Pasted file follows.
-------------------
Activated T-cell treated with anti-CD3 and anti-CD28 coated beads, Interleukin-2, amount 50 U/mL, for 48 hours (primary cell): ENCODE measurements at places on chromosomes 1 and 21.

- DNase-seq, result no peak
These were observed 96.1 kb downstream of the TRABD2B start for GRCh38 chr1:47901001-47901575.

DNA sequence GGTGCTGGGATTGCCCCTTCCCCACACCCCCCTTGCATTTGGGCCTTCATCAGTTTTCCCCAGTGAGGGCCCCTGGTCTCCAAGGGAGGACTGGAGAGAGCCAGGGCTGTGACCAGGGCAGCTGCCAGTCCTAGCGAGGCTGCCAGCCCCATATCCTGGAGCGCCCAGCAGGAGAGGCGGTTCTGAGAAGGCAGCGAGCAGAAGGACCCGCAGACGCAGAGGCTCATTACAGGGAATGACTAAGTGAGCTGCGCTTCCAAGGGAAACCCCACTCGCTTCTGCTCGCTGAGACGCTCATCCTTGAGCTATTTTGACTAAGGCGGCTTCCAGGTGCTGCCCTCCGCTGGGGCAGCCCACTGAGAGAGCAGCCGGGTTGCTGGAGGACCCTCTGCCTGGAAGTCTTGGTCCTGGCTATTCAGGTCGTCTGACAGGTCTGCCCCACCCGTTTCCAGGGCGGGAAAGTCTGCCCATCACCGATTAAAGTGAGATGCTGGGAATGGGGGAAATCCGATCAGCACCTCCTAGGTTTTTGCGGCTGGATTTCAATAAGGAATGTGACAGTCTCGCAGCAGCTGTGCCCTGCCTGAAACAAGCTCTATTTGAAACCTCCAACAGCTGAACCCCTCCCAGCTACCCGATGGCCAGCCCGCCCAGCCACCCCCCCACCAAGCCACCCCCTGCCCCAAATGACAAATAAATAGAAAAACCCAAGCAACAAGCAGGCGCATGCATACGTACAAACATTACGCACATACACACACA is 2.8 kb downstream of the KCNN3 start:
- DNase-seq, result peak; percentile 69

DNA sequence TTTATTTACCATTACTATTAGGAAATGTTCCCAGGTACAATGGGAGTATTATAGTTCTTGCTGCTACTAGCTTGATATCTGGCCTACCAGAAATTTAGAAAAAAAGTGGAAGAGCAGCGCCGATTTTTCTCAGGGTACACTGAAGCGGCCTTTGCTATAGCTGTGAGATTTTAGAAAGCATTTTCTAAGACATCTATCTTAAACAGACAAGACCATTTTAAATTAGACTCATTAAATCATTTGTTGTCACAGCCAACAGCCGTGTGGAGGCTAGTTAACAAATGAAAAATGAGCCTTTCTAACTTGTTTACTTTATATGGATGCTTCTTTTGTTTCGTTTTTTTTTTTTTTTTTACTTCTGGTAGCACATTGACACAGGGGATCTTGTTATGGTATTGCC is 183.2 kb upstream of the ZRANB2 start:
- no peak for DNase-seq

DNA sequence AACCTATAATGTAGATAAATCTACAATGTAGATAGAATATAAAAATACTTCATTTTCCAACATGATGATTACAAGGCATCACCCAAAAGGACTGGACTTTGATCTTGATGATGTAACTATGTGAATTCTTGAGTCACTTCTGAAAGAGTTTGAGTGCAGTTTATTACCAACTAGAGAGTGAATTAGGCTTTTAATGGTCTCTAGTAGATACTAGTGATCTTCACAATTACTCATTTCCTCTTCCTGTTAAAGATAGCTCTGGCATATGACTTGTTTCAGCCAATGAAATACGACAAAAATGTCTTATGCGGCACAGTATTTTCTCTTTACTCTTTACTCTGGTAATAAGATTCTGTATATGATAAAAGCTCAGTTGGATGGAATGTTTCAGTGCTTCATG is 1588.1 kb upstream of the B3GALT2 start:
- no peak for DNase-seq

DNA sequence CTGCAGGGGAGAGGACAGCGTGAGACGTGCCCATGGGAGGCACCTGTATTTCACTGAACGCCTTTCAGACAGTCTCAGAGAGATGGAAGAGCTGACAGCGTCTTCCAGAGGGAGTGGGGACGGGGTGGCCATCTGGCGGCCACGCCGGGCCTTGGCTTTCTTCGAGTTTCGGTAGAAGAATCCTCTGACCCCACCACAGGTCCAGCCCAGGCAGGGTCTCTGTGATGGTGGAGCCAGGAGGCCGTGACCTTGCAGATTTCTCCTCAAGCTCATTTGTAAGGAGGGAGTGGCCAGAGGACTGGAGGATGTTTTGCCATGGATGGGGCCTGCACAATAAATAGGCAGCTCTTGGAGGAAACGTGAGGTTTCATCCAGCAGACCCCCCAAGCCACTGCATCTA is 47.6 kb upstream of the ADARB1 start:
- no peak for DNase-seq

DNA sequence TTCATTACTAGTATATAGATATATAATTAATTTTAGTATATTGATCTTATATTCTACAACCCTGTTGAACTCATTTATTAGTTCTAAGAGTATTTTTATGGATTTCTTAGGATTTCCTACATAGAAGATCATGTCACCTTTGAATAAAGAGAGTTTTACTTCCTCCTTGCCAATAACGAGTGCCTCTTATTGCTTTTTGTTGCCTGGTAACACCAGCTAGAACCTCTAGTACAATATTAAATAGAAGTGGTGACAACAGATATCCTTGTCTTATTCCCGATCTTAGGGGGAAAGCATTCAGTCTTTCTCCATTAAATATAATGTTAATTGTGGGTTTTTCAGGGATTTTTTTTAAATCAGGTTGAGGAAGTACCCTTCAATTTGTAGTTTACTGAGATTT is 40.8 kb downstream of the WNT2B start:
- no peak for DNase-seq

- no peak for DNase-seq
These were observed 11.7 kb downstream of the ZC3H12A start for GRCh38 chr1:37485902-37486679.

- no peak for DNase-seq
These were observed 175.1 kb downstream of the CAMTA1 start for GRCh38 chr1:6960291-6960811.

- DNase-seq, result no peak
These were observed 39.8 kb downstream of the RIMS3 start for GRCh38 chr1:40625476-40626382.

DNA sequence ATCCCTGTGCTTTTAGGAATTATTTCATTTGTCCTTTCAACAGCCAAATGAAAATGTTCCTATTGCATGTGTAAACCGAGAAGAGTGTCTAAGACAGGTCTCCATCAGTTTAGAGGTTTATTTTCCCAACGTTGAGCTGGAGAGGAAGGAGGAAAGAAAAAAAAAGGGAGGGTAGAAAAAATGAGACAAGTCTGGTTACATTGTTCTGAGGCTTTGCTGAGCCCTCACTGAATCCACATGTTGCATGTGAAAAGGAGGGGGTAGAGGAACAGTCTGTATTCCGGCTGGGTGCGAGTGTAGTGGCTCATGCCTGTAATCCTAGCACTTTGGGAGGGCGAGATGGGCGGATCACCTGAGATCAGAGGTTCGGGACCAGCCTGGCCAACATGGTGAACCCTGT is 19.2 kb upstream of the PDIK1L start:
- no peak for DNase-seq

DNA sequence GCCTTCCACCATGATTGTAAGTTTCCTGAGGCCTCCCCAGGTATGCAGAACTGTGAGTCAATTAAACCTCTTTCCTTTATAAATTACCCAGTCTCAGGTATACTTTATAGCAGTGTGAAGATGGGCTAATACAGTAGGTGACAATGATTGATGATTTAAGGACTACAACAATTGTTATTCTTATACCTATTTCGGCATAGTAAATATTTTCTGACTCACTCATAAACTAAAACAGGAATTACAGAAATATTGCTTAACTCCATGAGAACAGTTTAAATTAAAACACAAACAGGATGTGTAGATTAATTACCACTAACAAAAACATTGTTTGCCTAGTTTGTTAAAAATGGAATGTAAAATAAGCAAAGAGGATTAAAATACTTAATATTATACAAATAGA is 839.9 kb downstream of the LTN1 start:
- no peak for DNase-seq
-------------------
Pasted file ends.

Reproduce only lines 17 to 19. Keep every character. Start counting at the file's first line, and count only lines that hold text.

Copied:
These were observed 175.1 kb downstream of the CAMTA1 start for GRCh38 chr1:6960291-6960811.

- DNase-seq, result no peak
These were observed 39.8 kb downstream of the RIMS3 start for GRCh38 chr1:40625476-40626382.